Design concept raises the idea of a water-driven Yamaha motorcycle
We came across a piece today over at Motorbike Writer about Yamaha preparing a water-powered motorcycle, and while a quick Google revealed this to be nothing more than a Yamaha-sponsored thesis project from 2016, the idea itself is fascinating enough to follow down the rabbit hole.
Water-powered or water-engined are the wrong terms for this. What's being proposed is a system that replaces the chain, belt or shaft drive to the rear wheel with a hydraulic system that uses water pressure to spin the back wheel. So a fluid drive is probably the better way to put it. Designer Maxime Lefebvre admits as much in the "engine breakdown" slide, saying "to be effective, it needs a water pump."
That water pump would be the engine. But how realistic is it to think about a water drive system? And what would be the pros and cos of such a thing? Perhaps we can look to two previous New Atlas stories for answers.
The first would be our feature on the Ferox Azaris from 2018. This jaw-dropping Western-Australian six-wheel-drive off-road buggy was designed as a tech demonstrator to showcase Ferox's remarkable in-wheel fluid drive system. Ferox claims it operates at a volumetric efficiency of 98%, meaning that the wheel drives can deliver torque with immediate response when pressure is put into the system by any kind of motor.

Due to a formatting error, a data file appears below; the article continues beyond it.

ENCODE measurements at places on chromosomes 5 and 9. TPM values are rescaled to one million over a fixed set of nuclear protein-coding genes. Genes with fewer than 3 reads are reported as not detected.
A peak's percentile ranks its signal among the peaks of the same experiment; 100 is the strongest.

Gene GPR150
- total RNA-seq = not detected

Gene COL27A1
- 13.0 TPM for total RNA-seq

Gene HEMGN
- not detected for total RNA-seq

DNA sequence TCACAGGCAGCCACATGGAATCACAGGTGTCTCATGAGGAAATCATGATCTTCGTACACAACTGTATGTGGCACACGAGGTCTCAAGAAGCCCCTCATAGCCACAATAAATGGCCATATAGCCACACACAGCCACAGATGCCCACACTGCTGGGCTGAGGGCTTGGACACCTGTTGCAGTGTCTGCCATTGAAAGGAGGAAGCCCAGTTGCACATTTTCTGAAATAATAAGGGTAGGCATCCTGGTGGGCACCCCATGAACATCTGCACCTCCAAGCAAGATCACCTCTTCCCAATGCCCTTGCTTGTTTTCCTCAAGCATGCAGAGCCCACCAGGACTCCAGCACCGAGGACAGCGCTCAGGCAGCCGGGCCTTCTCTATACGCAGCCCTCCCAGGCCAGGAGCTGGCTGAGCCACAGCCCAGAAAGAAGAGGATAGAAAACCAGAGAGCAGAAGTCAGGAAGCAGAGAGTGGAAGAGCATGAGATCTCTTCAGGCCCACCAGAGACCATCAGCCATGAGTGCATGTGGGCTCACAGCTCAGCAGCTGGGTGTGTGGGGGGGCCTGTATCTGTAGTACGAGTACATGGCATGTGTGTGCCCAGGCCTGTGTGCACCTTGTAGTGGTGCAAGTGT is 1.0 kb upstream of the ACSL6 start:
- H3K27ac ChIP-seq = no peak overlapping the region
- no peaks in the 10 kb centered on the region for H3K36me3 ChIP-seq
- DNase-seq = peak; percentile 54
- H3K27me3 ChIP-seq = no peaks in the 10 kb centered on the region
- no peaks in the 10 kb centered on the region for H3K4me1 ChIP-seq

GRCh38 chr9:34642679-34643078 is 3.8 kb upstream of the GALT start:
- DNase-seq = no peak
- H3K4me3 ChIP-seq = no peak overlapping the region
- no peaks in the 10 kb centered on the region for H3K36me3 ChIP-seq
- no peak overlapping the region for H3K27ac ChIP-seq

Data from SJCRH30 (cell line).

Such a drive system offers extraordinary flexibility in where you put your driven wheels, as the Azaris demonstrates. And since the fluid hub drives weigh somewhere around a third of what a comparable electric hub motor does, they might not make themselves too unwelcome on the end of a swingarm.
Indeed, as Ian Drysdale's extraordinary 2x2x2 motorcycle demonstrates, fluid drives can just as easily spin your front wheel as your rear, opening up the potential for 2WD motorcycles. Yamaha, obviously, has tried this before with the groundbreaking 2-Trac dirtbike, as well as some pretty wacky shape-shifting concepts back in the early 2000s.
So the ability to drive both wheels could be one advantage. The ability to delete the greasy, consumable complexity of a chain drive could be another, and the ability to operate with a centrally-mounted electric motor or a more complex combustion one is another.
Disadvantages? Well, traditional hydraulic drives are known for being a bit jerky and leaky, and while there are other water-powered drives, we're unaware of them ever being used in a high-speed application like the back wheel of a motorcycle, where friction could build up with rpm to sap power and create heat.
Indeed, since the launch of the Azaris concept, Ferox itself seems to have gone pretty quiet. This design concept, fun though it is, looks certain to remain a piece of fun and thought-provoking fiction.